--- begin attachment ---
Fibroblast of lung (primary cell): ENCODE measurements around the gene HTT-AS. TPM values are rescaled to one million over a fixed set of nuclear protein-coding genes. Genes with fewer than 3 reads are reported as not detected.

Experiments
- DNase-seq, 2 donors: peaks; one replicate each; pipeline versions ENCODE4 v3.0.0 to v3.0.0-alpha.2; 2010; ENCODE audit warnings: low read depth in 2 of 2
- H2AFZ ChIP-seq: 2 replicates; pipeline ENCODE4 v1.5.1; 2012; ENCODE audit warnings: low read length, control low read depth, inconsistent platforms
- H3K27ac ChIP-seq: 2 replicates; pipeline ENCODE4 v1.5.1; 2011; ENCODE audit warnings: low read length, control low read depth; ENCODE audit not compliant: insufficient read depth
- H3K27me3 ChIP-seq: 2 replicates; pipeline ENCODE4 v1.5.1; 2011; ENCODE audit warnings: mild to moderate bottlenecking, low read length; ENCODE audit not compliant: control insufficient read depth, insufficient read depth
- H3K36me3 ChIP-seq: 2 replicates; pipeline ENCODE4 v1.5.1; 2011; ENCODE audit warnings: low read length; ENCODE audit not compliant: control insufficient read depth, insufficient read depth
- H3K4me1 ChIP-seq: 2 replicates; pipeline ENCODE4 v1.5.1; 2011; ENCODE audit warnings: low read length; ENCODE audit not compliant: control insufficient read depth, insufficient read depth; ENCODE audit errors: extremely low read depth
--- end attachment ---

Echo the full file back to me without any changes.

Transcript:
Fibroblast of lung (primary cell): ENCODE measurements around the gene HTT-AS. TPM values are rescaled to one million over a fixed set of nuclear protein-coding genes. Genes with fewer than 3 reads are reported as not detected.

Experiments
- DNase-seq, 2 donors: peaks; one replicate each; pipeline versions ENCODE4 v3.0.0 to v3.0.0-alpha.2; 2010; ENCODE audit warnings: low read depth in 2 of 2
- H2AFZ ChIP-seq: 2 replicates; pipeline ENCODE4 v1.5.1; 2012; ENCODE audit warnings: low read length, control low read depth, inconsistent platforms
- H3K27ac ChIP-seq: 2 replicates; pipeline ENCODE4 v1.5.1; 2011; ENCODE audit warnings: low read length, control low read depth; ENCODE audit not compliant: insufficient read depth
- H3K27me3 ChIP-seq: 2 replicates; pipeline ENCODE4 v1.5.1; 2011; ENCODE audit warnings: mild to moderate bottlenecking, low read length; ENCODE audit not compliant: control insufficient read depth, insufficient read depth
- H3K36me3 ChIP-seq: 2 replicates; pipeline ENCODE4 v1.5.1; 2011; ENCODE audit warnings: low read length; ENCODE audit not compliant: control insufficient read depth, insufficient read depth
- H3K4me1 ChIP-seq: 2 replicates; pipeline ENCODE4 v1.5.1; 2011; ENCODE audit warnings: low read length; ENCODE audit not compliant: control insufficient read depth, insufficient read depth; ENCODE audit errors: extremely low read depth